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Displaying posts with tag: Peter Boros (reset)
MySQL benchmarks on eXFlash DIMMs

In this blog post, we will discuss MySQL performance on eXFlash DIMMs. Earlier we measured the IO performance of these storage devices with sysbench fileio.


The benchmarking environment was the same as the one we did sysbench fileio in.

CPU: 2x Intel Xeon E5-2690 (hyper threading enabled)
FusionIO driver version: 3.2.6 build 1212
Operating system: CentOS 6.5
Kernel version: 2.6.32-431.el6.x86_64

In this case, we used a separate machine for testing which had a 10G ethernet connection to this server. This server executed sysbench. The client was not the bottleneck in this case. The environment is described in greater detail at the end of the blog post.

Sysbench OLTP write workload

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Making HAProxy 1.5 replication lag aware in MySQL

HAProxy is frequently used as a software load balancer in the MySQL world. Peter Boros, in a past post, explained how to set it up with Percona XtraDB Cluster (PXC) so that it only sends queries to available nodes. The same approach can be used in a regular master-slaves setup to spread the read load across multiple slaves. However with MySQL replication, another factor comes into play: replication lag. In this case the approach mentioned for Percona XtraDB Cluster does not work that well as the check we presented only returns ‘up’ or ‘down’. We would like to be able to tune the weight of a replica inside HAProxy depending on its replication lag. This is what we will do in this post using HAProxy 1.5.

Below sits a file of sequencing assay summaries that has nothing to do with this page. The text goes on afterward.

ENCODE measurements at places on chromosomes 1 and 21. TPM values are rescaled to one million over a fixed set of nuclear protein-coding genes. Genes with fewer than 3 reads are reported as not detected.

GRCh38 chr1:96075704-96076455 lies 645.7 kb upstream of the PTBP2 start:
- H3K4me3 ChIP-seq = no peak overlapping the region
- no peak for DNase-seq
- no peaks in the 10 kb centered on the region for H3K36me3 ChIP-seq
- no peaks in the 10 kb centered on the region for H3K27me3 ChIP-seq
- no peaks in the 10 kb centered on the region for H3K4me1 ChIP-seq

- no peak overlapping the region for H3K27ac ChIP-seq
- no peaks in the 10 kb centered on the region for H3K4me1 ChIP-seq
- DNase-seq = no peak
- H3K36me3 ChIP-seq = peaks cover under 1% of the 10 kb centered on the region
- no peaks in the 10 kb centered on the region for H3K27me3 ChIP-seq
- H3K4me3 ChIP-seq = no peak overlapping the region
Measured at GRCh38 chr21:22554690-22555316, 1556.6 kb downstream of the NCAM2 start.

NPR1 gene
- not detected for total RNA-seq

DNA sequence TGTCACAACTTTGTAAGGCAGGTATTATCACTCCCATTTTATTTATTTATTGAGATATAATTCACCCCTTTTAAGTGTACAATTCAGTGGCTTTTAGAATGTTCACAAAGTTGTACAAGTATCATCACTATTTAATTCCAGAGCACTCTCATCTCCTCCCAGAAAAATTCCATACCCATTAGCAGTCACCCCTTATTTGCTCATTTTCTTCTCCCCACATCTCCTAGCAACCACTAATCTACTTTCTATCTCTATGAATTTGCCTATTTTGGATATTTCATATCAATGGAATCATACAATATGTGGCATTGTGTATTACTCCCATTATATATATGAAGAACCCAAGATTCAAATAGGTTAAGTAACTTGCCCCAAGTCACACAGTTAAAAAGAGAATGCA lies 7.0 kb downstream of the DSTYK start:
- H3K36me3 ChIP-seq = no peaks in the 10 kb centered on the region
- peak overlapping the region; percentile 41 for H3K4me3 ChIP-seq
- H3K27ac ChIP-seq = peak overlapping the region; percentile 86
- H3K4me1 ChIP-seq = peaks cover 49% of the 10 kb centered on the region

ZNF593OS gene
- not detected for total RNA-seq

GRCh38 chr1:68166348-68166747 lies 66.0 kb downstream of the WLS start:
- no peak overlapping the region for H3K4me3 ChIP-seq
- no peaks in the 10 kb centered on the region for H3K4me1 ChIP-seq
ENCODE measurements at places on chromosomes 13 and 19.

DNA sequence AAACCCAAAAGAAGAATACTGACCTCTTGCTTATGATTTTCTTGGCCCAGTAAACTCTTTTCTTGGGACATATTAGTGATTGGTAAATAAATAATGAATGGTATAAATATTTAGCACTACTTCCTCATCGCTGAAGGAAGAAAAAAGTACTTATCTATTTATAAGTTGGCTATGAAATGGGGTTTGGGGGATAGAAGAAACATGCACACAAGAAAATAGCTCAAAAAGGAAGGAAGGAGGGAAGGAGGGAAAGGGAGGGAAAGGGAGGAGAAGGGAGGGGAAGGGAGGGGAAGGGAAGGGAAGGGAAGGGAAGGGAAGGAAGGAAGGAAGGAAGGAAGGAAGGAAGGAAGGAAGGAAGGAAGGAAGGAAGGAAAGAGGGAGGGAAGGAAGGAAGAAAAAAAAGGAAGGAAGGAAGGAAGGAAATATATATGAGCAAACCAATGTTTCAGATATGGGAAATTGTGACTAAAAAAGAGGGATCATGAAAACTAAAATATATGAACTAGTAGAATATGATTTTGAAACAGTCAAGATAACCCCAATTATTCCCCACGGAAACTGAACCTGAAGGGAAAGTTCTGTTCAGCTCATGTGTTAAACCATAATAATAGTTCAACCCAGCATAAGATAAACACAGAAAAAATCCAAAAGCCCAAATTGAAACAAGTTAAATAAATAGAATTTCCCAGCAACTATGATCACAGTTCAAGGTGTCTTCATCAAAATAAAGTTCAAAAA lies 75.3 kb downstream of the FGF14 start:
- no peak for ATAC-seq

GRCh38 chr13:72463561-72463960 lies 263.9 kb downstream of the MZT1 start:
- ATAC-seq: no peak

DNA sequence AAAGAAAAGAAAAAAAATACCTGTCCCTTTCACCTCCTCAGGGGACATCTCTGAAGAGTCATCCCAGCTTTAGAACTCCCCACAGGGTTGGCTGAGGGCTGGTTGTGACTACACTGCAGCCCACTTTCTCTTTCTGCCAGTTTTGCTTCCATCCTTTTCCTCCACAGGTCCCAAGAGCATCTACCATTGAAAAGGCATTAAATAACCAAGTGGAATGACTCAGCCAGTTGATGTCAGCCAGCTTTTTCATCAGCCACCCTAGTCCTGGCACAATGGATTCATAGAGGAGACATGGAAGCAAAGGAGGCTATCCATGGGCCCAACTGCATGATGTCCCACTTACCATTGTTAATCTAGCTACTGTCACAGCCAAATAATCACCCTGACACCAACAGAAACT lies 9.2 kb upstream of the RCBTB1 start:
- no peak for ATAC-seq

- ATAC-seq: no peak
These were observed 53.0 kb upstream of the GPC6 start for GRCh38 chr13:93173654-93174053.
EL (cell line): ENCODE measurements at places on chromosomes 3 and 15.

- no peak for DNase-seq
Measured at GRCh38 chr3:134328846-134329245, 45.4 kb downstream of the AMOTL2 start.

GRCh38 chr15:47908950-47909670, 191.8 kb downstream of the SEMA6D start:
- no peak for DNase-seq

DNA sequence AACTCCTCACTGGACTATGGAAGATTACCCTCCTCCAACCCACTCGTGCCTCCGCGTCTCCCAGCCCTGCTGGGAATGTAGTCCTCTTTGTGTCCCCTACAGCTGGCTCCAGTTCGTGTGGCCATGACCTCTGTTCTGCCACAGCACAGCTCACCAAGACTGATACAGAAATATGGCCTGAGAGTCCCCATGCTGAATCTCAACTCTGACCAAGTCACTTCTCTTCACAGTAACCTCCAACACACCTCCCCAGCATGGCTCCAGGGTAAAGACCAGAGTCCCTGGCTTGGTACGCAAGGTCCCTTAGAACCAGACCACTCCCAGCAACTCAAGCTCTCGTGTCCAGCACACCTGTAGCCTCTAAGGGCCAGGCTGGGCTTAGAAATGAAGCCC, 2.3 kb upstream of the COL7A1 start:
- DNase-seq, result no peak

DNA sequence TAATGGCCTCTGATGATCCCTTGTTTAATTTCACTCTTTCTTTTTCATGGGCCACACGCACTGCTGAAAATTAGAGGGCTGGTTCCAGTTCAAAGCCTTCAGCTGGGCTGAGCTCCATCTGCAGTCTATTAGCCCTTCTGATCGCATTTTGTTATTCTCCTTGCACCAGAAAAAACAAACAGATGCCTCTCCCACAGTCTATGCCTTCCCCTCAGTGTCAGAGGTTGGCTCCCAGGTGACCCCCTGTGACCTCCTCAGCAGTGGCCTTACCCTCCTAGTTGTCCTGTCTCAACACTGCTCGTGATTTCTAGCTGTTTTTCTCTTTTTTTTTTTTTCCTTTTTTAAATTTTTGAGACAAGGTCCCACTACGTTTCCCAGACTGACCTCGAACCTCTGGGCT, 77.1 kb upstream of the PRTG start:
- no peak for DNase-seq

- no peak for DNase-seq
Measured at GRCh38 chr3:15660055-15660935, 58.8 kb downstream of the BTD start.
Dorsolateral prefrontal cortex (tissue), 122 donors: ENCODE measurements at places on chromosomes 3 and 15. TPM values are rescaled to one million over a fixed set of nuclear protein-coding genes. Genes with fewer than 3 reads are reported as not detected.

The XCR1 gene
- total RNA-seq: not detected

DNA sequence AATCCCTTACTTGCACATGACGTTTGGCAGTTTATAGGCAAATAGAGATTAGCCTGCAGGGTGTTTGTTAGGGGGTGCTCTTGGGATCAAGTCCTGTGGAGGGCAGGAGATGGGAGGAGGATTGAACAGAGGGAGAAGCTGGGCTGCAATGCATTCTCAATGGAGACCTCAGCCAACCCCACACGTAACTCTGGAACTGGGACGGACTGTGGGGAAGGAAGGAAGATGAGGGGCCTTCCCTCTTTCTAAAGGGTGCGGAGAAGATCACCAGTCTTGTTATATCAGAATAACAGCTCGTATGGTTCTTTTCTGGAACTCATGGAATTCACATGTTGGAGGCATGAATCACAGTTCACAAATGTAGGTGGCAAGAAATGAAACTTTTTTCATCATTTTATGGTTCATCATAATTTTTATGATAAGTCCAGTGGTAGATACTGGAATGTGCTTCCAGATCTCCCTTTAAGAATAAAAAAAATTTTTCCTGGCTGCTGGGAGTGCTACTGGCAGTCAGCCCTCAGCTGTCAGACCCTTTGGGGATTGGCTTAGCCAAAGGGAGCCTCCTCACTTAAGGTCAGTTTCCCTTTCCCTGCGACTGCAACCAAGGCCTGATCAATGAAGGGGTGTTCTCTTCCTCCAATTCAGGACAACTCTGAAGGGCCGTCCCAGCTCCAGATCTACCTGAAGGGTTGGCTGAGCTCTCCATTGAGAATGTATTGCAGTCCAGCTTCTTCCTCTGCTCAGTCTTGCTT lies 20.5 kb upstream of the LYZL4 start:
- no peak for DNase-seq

Agent …

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OpenStack users shed light on Percona XtraDB Cluster deadlock issues

I was fortunate to attend an Ops discussion about databases at the OpenStack Summit Atlanta this past May as one of the panelists. The discussion was about deadlock issues OpenStack operators see with Percona XtraDB Cluster (of course this is applicable to any Galera-based solution). I asked to describe what they are seeing, and as it turned out, nova and neutron uses the SELECT … FOR UPDATE SQL construct quite heavily. This is a topic I thought was worth writing about.

Write set replication in a nutshell (with oversimplification)

Any node is writable, and replication happens in write sets. A write …

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ScaleArc: Real-world application testing with WordPress (benchmark test)